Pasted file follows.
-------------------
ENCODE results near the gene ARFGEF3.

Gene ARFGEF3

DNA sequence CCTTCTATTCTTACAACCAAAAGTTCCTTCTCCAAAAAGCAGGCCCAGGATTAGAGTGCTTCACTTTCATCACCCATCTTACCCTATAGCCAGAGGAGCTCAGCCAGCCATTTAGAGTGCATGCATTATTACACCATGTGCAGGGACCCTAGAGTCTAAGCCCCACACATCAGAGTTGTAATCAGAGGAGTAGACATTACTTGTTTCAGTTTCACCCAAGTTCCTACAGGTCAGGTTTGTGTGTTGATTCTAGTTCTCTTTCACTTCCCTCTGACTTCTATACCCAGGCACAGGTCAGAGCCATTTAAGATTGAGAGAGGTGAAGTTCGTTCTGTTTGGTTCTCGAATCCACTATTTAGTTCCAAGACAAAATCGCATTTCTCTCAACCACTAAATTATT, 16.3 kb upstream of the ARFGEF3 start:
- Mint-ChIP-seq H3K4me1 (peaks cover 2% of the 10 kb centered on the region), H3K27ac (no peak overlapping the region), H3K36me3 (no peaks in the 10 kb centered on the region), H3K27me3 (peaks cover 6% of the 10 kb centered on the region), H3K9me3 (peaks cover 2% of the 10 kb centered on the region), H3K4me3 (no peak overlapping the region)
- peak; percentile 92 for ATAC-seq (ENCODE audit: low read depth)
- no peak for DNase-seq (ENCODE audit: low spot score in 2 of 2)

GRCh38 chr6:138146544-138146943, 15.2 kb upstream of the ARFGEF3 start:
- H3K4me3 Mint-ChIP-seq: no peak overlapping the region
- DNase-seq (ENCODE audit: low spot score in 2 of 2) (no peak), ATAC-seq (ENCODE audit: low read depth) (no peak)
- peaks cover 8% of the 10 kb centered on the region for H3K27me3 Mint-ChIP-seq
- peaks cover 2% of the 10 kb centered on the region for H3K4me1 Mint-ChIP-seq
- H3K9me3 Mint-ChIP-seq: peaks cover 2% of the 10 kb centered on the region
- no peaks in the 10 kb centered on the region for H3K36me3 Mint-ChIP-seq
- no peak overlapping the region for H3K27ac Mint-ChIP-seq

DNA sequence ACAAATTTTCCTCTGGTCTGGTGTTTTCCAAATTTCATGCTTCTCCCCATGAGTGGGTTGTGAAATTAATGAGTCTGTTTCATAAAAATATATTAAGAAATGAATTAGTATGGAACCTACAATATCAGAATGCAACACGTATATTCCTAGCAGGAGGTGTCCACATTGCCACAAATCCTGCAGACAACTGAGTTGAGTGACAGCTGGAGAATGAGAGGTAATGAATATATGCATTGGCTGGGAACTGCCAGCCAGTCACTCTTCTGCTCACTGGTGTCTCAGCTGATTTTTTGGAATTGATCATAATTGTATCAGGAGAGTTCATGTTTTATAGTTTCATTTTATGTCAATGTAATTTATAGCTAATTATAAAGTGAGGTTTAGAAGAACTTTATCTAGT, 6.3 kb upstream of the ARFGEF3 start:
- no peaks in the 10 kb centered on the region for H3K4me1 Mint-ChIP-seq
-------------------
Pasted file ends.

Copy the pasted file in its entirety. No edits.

ENCODE results near the gene ARFGEF3.

Gene ARFGEF3

DNA sequence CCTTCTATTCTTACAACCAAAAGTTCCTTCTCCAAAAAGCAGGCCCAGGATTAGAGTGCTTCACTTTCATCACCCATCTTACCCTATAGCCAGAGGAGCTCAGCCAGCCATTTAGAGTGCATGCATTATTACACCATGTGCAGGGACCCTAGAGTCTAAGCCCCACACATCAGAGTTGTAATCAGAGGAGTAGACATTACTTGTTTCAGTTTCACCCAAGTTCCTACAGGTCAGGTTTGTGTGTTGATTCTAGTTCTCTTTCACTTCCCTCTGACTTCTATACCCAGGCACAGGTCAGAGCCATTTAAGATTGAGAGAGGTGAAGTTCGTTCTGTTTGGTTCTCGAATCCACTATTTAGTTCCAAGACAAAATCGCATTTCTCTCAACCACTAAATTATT, 16.3 kb upstream of the ARFGEF3 start:
- Mint-ChIP-seq H3K4me1 (peaks cover 2% of the 10 kb centered on the region), H3K27ac (no peak overlapping the region), H3K36me3 (no peaks in the 10 kb centered on the region), H3K27me3 (peaks cover 6% of the 10 kb centered on the region), H3K9me3 (peaks cover 2% of the 10 kb centered on the region), H3K4me3 (no peak overlapping the region)
- peak; percentile 92 for ATAC-seq (ENCODE audit: low read depth)
- no peak for DNase-seq (ENCODE audit: low spot score in 2 of 2)

GRCh38 chr6:138146544-138146943, 15.2 kb upstream of the ARFGEF3 start:
- H3K4me3 Mint-ChIP-seq: no peak overlapping the region
- DNase-seq (ENCODE audit: low spot score in 2 of 2) (no peak), ATAC-seq (ENCODE audit: low read depth) (no peak)
- peaks cover 8% of the 10 kb centered on the region for H3K27me3 Mint-ChIP-seq
- peaks cover 2% of the 10 kb centered on the region for H3K4me1 Mint-ChIP-seq
- H3K9me3 Mint-ChIP-seq: peaks cover 2% of the 10 kb centered on the region
- no peaks in the 10 kb centered on the region for H3K36me3 Mint-ChIP-seq
- no peak overlapping the region for H3K27ac Mint-ChIP-seq

DNA sequence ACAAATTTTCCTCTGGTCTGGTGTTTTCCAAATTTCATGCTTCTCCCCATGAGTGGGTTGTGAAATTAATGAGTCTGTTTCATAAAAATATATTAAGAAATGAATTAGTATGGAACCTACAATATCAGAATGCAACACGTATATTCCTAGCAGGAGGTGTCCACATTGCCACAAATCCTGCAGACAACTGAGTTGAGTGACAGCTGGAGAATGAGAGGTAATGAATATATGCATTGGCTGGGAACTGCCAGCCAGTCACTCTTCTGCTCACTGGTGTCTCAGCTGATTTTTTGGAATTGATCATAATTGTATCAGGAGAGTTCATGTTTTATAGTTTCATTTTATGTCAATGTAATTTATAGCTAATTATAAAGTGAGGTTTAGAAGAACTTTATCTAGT, 6.3 kb upstream of the ARFGEF3 start:
- no peaks in the 10 kb centered on the region for H3K4me1 Mint-ChIP-seq